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Dr Johann van Lengerich pictured with his son at Chilcotts. Lengerich made the journey from Germany to Devon on the day of the auction at Chilcotts to secure a portrait of Friedrich Franz I, Grand Duke of Mecklenburg-Schwerin by Rudolph Friedrich Karl Suhrlandt for £1500, depicting a family ancestor.

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The modern-day fascination with ancestry – as highlighted by the boom in businesses specialising in DNA testing and the success of TV shows such as the BBC’s Who Do You Think You Are? – has done no harm to this (albeit limited) slice of the art market.

With the help of the internet, which has made it infinitely easier to locate portraits via search engines and auction alerts, purchasers are known to go to great lengths to secure ancestral pictures. In the process they often disregard condition, size and other factors that would normally affect the price of a painting.

An example of this occurred at Chilcotts (21% buyer’s premium) in Honiton, east Devon, where one determined buyer travelled from Germany to secure a 19th century portrait of his family’s Prussian ancestor. He had learned of its sale from the internet.

The 3ft 1in x 2ft 6in (96 x 77cm) oil on canvas of Friedrich Franz I, Grand Duke of Mecklenburg-Schwerin by Rudolph Suhrlandt (1781-1862), formed part of the sale contents of the Millers at the Anchor in Porlock Weir, a hotel owned by the late Martin Miller of antiques guide fame.

The successful buyer, Dr Johann van Lengerich, had failed to secure the picture when it had last sold in 2006 for £1920 (with fees) at Christie’s South Kensington.

Determined not to let it slip through his fingers again, he bid £1500, twice the top estimate, at Chilcotts on March 2.

Auctioneer Duncan Chilcott said the picture returned with the buyer to Germany the same day “to be united with the descendants of the duke”. The trip had been kept a secret from Dr van Lengerich’s wife, “who believed that her husband and son were on a trip to Belgium for the day”.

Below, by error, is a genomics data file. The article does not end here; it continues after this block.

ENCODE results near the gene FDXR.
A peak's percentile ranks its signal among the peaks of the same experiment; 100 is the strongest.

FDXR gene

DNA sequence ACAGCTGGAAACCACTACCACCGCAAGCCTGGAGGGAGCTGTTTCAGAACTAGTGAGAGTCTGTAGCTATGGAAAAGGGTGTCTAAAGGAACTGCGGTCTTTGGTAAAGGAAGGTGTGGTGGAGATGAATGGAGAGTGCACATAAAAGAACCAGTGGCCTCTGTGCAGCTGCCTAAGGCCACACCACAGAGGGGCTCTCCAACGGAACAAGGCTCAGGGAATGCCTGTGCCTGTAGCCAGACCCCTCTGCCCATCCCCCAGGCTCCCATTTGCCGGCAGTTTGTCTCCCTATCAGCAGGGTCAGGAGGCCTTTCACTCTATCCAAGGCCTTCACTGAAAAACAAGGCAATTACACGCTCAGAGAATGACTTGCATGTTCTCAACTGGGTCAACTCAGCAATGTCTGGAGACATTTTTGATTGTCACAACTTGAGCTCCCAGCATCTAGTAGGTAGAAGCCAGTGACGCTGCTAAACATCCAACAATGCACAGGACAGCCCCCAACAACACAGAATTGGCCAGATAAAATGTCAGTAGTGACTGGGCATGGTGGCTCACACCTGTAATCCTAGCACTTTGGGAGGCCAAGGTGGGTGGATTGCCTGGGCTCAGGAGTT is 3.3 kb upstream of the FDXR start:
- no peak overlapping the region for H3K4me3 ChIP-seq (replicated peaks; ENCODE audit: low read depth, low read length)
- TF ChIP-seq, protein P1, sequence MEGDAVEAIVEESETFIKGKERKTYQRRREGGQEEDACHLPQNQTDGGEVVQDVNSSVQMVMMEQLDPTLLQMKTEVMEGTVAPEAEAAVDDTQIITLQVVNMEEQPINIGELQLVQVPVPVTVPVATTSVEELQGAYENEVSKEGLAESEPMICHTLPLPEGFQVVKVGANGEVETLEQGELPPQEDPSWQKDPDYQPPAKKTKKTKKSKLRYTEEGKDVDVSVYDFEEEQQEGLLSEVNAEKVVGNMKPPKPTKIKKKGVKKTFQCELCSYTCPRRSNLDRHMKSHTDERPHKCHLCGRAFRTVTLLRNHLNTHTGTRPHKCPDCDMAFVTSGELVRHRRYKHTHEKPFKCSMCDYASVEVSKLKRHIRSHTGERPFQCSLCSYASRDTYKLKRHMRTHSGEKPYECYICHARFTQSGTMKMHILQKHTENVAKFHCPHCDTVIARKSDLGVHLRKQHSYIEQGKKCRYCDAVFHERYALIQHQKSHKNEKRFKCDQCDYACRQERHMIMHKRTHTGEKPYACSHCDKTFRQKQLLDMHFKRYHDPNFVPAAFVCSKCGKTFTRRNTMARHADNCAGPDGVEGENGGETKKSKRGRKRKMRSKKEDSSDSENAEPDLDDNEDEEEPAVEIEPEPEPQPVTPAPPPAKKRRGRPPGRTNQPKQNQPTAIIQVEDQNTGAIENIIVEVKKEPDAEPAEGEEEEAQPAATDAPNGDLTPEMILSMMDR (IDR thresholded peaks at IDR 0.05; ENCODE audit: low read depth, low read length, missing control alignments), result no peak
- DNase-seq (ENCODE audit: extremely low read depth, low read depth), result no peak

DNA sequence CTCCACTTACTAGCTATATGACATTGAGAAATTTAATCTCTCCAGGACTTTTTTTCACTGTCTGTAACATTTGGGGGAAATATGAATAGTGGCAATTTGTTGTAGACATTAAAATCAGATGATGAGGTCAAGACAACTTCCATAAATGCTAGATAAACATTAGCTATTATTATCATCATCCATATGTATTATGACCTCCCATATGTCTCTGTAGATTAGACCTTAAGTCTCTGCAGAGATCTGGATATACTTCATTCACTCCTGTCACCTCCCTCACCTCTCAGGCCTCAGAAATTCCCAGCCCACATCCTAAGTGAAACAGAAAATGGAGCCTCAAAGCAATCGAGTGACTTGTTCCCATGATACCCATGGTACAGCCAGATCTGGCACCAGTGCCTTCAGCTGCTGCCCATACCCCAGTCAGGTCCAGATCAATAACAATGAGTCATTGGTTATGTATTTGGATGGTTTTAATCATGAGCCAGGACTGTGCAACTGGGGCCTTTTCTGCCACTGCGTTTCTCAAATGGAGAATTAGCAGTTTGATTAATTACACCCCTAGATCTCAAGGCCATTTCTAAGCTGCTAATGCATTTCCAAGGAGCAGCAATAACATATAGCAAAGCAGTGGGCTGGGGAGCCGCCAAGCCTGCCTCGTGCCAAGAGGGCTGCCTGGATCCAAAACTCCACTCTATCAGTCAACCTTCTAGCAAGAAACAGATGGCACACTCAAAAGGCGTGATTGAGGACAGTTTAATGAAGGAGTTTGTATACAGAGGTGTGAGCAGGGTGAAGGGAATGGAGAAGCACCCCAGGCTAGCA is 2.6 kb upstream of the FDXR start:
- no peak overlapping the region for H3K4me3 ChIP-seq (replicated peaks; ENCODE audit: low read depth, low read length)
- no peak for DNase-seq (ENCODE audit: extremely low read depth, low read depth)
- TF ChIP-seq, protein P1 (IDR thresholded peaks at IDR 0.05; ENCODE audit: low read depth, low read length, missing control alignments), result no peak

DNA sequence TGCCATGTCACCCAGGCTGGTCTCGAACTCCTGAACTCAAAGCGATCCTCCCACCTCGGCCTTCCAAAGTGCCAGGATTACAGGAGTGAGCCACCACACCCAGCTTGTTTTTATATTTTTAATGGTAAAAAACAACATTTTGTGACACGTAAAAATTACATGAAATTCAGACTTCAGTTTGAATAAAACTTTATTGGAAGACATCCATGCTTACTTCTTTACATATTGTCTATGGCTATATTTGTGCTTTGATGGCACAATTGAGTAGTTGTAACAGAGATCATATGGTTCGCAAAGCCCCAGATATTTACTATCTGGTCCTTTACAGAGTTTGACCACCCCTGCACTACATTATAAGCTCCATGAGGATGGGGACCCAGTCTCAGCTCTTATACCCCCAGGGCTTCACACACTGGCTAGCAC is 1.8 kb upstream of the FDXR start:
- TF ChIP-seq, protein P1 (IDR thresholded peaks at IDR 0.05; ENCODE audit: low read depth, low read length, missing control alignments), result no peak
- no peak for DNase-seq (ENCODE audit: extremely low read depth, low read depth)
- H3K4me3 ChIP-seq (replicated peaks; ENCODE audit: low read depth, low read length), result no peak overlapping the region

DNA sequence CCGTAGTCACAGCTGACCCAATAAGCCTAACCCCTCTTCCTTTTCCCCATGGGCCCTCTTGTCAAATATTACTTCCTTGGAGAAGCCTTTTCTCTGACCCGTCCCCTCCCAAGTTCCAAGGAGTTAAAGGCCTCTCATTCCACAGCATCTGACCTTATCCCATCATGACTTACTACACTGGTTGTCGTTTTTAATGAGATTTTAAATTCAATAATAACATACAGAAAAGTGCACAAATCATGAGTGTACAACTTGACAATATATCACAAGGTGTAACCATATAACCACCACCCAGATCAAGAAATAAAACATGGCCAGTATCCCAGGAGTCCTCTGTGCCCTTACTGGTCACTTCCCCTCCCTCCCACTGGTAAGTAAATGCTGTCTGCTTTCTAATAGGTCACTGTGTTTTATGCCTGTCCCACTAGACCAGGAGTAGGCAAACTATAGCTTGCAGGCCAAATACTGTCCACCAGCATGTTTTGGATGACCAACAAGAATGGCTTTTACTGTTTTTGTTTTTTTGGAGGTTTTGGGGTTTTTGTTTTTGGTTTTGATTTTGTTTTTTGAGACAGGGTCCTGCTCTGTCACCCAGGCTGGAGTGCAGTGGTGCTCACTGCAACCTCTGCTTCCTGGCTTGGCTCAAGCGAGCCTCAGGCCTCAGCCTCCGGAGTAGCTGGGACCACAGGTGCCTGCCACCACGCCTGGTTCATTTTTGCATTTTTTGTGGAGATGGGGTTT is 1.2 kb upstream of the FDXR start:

Scottish links

At Edinburgh saleroom Lyon & Turnbull (25% buyer’s premium) on February 27 a group of Scottish family portraits all got away to buyers affiliated with the estate.

The buying trip had been kept a secret from Dr van Lengerich’s wife, who believed her husband and son were on a day trip to Belgium

The five large portraits were copies executed by minor artists during the 18th and 19th centuries, depicting various members of the Duff family of Hatton Castle, a country house in Aberdeenshire the family had owned for over 300 years until recently.

Nick Curnow, picture specialist and vice chairman at L& T, said the portraits sold to buyers “who either had a personal association with the family or a personal association with the house”. Combined, they spent £22,400.

The most expensive was a 19th century portrait of Jessie Duff, the daughter of Garden Duff of Hatton, the 8th Laird of Hatton who remodelled Hatton Castle in 1815.

The 4ft 2in x 3ft 4in (1.3 x 1.05m) three-quarter-length portrait, catalogued as ‘Follower of Sir Francis Grant’, sold for £7400 against a £3000-5000 guide.

The price was driven by a determined underbidder who had already secured several of the family’s cuff bracelets earlier in the sale – one of which is seen on the sitter’s wrist in the portrait.

Portrait full of life

On February 1, Duggleby Stephenson (15% buyer’s premium) of York sold three 19th century portraits passed by descent from the Starkey family, who were wealthy mill owners in Huddersfield. A vast lifesize 19th century painting depicting Thomas Starkey and his family was one of two portraits by Samuel Howell (fl.1828-56).

In need of restoration, it sold to a buyer with connections to the family towards its bottom guide at £8200.

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'Thomas Starkey and his family' by Samuel Howell – £8200 at Duggleby Stephenson of York.

The other Howell portrait of Thomas Starkey sold within estimate at £440 and an oil by George Dodgson Tomlinson (1809-84) of John Starkey, Thomas’ brother, completed the trio, tipping over top estimate at £3200. Auctioneer Andrew McMillan said: “It is good the pictures will stay in the family – they mean much more to the family than they mean to anybody else.”